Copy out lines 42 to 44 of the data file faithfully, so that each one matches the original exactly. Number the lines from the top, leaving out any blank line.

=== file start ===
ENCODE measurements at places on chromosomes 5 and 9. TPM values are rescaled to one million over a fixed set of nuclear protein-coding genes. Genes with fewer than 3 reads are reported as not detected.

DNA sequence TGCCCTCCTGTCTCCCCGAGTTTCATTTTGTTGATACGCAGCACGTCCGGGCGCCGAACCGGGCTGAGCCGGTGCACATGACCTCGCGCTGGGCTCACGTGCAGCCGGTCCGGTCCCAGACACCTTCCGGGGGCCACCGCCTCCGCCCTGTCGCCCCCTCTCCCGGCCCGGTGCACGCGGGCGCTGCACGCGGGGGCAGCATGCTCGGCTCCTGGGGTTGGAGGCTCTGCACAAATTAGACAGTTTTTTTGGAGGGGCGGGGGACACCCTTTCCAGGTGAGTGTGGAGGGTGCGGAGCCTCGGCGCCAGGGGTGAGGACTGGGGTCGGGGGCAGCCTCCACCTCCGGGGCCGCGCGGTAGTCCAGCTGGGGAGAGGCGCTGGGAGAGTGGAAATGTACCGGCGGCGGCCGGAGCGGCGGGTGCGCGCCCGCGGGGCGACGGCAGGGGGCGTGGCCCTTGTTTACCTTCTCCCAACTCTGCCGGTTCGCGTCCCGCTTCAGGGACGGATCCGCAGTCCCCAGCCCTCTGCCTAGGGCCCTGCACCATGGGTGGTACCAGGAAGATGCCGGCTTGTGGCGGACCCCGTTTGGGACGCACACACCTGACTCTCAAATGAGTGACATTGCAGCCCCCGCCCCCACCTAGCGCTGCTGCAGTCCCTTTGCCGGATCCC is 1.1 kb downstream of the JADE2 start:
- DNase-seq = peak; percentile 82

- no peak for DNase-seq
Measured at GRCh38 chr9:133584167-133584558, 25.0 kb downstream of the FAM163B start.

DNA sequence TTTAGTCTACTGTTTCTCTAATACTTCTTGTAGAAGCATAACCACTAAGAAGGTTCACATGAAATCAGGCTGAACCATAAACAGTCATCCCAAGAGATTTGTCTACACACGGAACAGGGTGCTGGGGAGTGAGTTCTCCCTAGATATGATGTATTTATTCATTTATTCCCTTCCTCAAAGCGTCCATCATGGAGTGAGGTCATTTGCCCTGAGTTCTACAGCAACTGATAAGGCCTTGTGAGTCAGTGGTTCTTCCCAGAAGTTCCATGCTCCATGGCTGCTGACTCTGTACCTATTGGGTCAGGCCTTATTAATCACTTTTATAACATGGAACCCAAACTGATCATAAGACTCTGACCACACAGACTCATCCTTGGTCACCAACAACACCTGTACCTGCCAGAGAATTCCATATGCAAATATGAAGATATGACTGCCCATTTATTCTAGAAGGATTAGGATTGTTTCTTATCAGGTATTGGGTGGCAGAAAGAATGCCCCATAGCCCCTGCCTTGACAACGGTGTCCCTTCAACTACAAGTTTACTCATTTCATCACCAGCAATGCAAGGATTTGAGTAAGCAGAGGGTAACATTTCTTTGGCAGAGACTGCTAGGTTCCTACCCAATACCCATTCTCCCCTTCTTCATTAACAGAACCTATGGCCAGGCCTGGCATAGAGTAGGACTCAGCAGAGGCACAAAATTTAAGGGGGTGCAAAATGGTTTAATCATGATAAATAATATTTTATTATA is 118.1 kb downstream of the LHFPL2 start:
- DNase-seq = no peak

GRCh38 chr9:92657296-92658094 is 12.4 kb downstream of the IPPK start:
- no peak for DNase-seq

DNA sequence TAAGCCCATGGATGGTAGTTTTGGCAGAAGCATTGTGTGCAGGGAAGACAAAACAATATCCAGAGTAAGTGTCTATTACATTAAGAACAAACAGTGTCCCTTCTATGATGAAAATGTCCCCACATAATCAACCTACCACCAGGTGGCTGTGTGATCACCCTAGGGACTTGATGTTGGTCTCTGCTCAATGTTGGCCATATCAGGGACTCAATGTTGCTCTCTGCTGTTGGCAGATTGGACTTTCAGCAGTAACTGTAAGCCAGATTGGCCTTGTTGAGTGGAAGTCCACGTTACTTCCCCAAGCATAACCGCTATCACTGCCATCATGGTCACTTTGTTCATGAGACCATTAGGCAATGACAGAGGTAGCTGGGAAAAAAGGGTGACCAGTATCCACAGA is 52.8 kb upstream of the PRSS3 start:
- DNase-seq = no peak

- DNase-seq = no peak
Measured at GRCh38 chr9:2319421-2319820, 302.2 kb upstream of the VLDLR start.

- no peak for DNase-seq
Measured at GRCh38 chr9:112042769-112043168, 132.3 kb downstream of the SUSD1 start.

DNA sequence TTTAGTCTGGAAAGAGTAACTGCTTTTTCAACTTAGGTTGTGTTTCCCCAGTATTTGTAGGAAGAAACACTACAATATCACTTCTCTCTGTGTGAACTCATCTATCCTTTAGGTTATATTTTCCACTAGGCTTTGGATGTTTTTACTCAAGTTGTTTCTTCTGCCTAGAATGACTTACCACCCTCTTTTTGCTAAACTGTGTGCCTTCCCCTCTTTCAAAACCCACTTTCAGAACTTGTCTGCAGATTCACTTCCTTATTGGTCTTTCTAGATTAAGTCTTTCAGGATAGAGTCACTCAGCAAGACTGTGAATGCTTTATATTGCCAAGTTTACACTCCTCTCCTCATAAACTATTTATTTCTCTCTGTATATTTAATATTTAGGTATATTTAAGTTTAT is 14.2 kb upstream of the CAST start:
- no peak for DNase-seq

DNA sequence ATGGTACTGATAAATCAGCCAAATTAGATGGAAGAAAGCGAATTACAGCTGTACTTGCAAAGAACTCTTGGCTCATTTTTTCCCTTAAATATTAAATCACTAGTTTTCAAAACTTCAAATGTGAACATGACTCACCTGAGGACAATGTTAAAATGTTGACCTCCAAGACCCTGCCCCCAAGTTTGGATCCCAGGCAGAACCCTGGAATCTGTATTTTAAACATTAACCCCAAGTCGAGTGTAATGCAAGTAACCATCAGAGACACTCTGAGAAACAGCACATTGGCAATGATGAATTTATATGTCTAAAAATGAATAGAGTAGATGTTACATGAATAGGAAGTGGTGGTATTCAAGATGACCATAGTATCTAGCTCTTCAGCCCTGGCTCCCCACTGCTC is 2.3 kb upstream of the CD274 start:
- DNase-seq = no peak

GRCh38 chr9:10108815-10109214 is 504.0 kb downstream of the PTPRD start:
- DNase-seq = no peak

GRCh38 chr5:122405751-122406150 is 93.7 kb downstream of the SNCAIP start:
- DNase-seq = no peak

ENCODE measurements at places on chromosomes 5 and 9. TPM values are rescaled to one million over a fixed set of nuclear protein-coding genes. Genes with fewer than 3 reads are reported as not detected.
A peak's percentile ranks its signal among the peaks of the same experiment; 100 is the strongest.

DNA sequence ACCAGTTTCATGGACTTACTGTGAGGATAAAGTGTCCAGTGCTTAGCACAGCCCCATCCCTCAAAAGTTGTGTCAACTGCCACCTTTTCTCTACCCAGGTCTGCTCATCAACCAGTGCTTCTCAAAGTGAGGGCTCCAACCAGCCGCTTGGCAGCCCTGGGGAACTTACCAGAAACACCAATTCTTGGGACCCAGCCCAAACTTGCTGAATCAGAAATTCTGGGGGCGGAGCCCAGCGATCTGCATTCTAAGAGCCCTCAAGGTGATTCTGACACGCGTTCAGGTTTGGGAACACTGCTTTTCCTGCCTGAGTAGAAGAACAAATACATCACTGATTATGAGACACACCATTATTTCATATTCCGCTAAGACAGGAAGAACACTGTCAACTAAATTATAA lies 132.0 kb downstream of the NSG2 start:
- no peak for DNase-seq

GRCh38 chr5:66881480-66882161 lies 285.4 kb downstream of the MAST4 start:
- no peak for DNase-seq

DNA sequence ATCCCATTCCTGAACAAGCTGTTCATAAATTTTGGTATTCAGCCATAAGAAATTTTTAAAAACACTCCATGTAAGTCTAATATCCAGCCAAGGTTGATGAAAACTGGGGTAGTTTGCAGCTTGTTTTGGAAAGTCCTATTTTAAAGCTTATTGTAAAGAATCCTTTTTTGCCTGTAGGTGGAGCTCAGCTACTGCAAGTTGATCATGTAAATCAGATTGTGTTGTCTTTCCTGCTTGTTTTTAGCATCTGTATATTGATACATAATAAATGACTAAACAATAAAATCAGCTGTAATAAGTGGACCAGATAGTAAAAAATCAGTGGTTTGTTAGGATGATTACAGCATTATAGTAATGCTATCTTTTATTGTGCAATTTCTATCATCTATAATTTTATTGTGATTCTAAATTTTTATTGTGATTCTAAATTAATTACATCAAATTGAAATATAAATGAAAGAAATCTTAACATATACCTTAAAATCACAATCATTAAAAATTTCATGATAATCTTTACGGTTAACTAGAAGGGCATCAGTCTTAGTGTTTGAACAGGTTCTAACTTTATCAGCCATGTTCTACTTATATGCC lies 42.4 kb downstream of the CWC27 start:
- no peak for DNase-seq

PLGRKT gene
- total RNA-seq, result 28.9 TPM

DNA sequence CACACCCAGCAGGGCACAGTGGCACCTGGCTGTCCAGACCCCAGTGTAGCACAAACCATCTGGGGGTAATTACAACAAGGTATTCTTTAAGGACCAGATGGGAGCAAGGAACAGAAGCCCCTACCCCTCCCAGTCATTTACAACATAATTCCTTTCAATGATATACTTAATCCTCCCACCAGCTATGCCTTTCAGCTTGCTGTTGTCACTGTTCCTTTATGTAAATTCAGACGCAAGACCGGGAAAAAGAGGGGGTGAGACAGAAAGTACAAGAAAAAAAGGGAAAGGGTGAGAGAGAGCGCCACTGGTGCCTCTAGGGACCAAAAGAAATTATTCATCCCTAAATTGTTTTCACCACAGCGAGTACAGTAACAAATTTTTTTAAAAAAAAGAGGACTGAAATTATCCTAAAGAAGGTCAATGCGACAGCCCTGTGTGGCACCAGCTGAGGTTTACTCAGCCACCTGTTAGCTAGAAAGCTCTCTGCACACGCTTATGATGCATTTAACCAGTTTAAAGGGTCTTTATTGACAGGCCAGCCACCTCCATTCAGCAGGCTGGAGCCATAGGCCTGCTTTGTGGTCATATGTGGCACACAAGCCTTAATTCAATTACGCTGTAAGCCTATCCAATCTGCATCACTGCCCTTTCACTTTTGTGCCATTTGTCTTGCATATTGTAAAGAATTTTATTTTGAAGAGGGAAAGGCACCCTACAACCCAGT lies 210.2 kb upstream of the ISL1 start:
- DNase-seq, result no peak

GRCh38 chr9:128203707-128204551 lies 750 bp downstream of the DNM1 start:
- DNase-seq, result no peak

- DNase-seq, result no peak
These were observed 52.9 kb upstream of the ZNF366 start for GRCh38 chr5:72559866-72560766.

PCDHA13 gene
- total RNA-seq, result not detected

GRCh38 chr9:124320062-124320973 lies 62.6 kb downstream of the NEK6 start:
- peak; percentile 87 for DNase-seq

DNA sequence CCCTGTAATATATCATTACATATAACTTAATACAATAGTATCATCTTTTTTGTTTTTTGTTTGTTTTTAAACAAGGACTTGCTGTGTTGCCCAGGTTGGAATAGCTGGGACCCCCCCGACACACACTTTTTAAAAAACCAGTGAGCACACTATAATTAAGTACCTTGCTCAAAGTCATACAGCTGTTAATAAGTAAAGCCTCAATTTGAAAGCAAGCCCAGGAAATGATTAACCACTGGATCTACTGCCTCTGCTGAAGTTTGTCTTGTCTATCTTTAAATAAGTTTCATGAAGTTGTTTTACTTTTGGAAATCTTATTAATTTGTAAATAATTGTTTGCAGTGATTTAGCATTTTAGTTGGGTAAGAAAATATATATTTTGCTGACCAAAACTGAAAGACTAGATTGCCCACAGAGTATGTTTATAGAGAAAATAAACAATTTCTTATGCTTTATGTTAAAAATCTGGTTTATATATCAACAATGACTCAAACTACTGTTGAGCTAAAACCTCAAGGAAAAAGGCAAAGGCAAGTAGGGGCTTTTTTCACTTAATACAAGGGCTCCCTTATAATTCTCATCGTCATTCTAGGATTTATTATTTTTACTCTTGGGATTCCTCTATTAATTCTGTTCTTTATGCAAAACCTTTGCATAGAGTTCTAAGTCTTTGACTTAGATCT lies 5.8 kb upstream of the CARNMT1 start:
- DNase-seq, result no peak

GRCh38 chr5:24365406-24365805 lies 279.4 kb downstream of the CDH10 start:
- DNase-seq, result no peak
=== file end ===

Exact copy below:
GRCh38 chr9:124320062-124320973 lies 62.6 kb downstream of the NEK6 start:
- peak; percentile 87 for DNase-seq

DNA sequence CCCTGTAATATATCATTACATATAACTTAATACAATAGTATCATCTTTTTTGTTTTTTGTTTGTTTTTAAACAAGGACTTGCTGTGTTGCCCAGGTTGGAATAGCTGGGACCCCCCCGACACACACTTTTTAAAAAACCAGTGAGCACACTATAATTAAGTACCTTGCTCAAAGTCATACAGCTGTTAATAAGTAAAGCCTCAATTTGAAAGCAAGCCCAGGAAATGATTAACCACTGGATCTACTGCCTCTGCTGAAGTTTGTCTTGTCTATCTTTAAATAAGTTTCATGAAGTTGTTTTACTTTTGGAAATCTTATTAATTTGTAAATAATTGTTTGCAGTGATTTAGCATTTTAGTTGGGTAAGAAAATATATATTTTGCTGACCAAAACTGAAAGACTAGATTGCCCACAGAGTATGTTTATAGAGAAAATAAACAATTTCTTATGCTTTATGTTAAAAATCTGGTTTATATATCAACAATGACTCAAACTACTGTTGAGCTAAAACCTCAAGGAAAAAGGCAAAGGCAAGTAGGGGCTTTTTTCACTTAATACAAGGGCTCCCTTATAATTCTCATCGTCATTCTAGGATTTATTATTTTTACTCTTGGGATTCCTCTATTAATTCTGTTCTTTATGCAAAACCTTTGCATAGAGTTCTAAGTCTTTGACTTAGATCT lies 5.8 kb upstream of the CARNMT1 start: